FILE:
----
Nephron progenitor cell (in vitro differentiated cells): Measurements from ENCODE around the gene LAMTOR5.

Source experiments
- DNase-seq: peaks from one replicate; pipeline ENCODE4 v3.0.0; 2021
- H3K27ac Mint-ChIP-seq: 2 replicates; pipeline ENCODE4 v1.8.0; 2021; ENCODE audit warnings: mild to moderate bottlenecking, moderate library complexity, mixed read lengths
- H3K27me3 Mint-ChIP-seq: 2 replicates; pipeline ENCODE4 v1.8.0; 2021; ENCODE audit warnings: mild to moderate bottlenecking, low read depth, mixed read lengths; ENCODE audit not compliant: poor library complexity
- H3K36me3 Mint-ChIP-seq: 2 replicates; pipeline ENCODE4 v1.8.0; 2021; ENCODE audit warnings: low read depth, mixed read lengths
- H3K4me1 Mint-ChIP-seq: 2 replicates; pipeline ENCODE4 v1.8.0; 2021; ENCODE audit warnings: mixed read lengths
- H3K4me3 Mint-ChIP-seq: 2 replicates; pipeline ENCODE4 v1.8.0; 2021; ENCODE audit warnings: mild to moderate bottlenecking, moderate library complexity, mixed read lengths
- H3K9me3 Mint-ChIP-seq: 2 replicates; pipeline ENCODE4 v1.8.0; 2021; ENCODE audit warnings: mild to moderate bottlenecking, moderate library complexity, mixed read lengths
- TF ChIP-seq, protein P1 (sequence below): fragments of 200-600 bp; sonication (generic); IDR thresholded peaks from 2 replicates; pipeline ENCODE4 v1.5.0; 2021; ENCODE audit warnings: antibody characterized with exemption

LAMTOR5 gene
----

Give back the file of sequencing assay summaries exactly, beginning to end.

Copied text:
Nephron progenitor cell (in vitro differentiated cells): Measurements from ENCODE around the gene LAMTOR5.

Source experiments
- DNase-seq: peaks from one replicate; pipeline ENCODE4 v3.0.0; 2021
- H3K27ac Mint-ChIP-seq: 2 replicates; pipeline ENCODE4 v1.8.0; 2021; ENCODE audit warnings: mild to moderate bottlenecking, moderate library complexity, mixed read lengths
- H3K27me3 Mint-ChIP-seq: 2 replicates; pipeline ENCODE4 v1.8.0; 2021; ENCODE audit warnings: mild to moderate bottlenecking, low read depth, mixed read lengths; ENCODE audit not compliant: poor library complexity
- H3K36me3 Mint-ChIP-seq: 2 replicates; pipeline ENCODE4 v1.8.0; 2021; ENCODE audit warnings: low read depth, mixed read lengths
- H3K4me1 Mint-ChIP-seq: 2 replicates; pipeline ENCODE4 v1.8.0; 2021; ENCODE audit warnings: mixed read lengths
- H3K4me3 Mint-ChIP-seq: 2 replicates; pipeline ENCODE4 v1.8.0; 2021; ENCODE audit warnings: mild to moderate bottlenecking, moderate library complexity, mixed read lengths
- H3K9me3 Mint-ChIP-seq: 2 replicates; pipeline ENCODE4 v1.8.0; 2021; ENCODE audit warnings: mild to moderate bottlenecking, moderate library complexity, mixed read lengths
- TF ChIP-seq, protein P1 (sequence below): fragments of 200-600 bp; sonication (generic); IDR thresholded peaks from 2 replicates; pipeline ENCODE4 v1.5.0; 2021; ENCODE audit warnings: antibody characterized with exemption

LAMTOR5 gene